Let’s face it, most children aren’t naturally organized. They’re too busy being kids to worry about that mundane stuff. 🙂 As parents, it’s up to us to set the example. If our bedroom is a mess, we’ll have little hope of our children’s rooms being any different.
What is needed is a plan. Ready? Let’s divide and conquer!
- Start small (no pun intended). Teaching your children at a young age that they need to make their bed BEFORE they head down to breakfast is a good place to start. Don’t expect the bed to look as good as it would if you made it, and of course, don’t let them feel like you’re not thrilled with how they did it. 🙄 Have very young children start out small, such as tidying up the pillows and comforter. Later on as they’re a bit older you can expect the sheets to be tucked in and the bedspread wrinkle free (sort of). Making the bed is the second thing I do in the morning. I don’t leave the room until it’s made, and the general rule between Fisherman and I is the last person out of bed makes it. For me, if the bed isn’t made, it doesn’t matter if the rest of the room is spotless. It just looks messy. Sorta like dirty dishes in the kitchen sink.
- When our daughter was small we made sure she put away whatever toy she was playing with before starting to play with a different toy. If we didn’t do this, toys would pile up very quickly and become that much more difficult and time consuming to put away. Make sure their toy containers are reachable and clearly labeled so they know what goes where.
- Rotate toys frequently. Just because they may have lots of toys, doesn’t mean they all have to be accessible at any given moment. It’s a good idea to keep some toys out of sight for a few days or weeks. Children get bored easily, but you’ll find if you put some toys away for a while, when you reintroduce them their interest is peaked once again.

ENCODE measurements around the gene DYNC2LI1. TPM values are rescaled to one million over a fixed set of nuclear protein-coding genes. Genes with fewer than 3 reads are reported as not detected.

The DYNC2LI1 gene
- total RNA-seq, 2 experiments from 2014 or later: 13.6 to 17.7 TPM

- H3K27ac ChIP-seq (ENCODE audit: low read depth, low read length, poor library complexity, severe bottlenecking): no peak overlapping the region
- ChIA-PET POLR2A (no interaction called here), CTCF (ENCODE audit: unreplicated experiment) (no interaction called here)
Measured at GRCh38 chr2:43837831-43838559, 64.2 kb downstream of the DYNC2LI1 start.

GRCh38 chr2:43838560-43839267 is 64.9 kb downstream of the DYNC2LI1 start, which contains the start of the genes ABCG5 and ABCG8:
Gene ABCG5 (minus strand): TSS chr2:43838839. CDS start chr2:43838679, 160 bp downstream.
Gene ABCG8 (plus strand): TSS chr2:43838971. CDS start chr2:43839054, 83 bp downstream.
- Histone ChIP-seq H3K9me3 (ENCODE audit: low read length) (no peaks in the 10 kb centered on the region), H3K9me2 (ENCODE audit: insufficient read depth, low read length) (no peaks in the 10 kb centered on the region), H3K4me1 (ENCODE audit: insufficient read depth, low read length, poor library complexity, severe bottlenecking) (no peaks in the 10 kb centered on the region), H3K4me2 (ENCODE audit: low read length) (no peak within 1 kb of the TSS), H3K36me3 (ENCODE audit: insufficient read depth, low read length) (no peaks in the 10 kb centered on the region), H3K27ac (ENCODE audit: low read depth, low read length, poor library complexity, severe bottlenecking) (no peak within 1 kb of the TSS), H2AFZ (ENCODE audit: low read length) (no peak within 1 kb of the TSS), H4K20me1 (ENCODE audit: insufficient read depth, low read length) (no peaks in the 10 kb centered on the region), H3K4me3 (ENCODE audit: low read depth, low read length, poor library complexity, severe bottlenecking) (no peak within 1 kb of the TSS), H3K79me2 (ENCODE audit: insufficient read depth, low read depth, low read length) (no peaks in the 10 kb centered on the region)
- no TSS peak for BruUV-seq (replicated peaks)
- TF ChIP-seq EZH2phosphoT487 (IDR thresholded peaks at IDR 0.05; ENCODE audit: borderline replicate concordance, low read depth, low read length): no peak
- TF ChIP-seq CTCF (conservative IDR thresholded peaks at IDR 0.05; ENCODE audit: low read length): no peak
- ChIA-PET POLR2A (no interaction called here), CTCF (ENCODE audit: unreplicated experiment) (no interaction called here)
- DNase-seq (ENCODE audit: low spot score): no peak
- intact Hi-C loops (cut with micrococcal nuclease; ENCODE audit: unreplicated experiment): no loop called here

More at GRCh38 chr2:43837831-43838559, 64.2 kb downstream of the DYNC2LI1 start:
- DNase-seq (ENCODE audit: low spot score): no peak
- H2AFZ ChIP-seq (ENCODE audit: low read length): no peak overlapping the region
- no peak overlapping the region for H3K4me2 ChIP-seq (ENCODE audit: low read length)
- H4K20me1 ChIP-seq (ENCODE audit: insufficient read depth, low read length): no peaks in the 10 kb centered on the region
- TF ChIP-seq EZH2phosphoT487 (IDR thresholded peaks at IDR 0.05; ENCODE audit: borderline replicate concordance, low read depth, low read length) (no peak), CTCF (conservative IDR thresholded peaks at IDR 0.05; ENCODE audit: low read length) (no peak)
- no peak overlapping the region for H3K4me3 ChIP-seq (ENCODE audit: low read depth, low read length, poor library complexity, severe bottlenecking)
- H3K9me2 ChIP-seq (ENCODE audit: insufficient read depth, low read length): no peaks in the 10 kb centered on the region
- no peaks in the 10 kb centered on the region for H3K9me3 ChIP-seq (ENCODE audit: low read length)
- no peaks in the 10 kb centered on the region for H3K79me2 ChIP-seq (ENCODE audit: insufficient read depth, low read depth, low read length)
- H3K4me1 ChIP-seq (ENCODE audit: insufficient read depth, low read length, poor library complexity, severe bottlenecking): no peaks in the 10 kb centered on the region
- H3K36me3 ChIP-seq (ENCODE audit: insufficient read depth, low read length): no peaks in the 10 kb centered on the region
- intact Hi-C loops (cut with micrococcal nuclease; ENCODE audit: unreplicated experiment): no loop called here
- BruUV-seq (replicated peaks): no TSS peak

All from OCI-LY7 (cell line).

- Have a simple rule….if they drop it, they must pick it up. I like to say ‘leave a room exactly as you found it’. Does it always work? Heck no, but it gives a point of reference and something to work towards. Make sure they have a hamper for dirty laundry, whether it’s in their room or the bathroom.
- At least once a year, go through their toys and clothing with them and donate what they no longer want or need. If you’re thinking you’d like to save some things for possible future children or grandchildren, make certain everything is either in an attic space or basement and completely out of the way and not taking up precious real estate in your living areas.
I have seen many lovely homes become overwhelmed with toys. Toys in nearly every room in the home, to the extent that the rooms are not usable for their intended purpose. If your home is large enough, I recommend having one or two areas that are designated ‘play zones’. If you’re in an apartment or small house this can be very challenging, so you need to be especially creative with toy organization and storage. Think about repurposing furniture pieces. It seems lots of families are opting out of armoires in favor of flat screens that are in full view. Before you get rid of that armoire, consider using it for toy storage. Ditto for console tables. They don’t always need to be used for china and linens, right?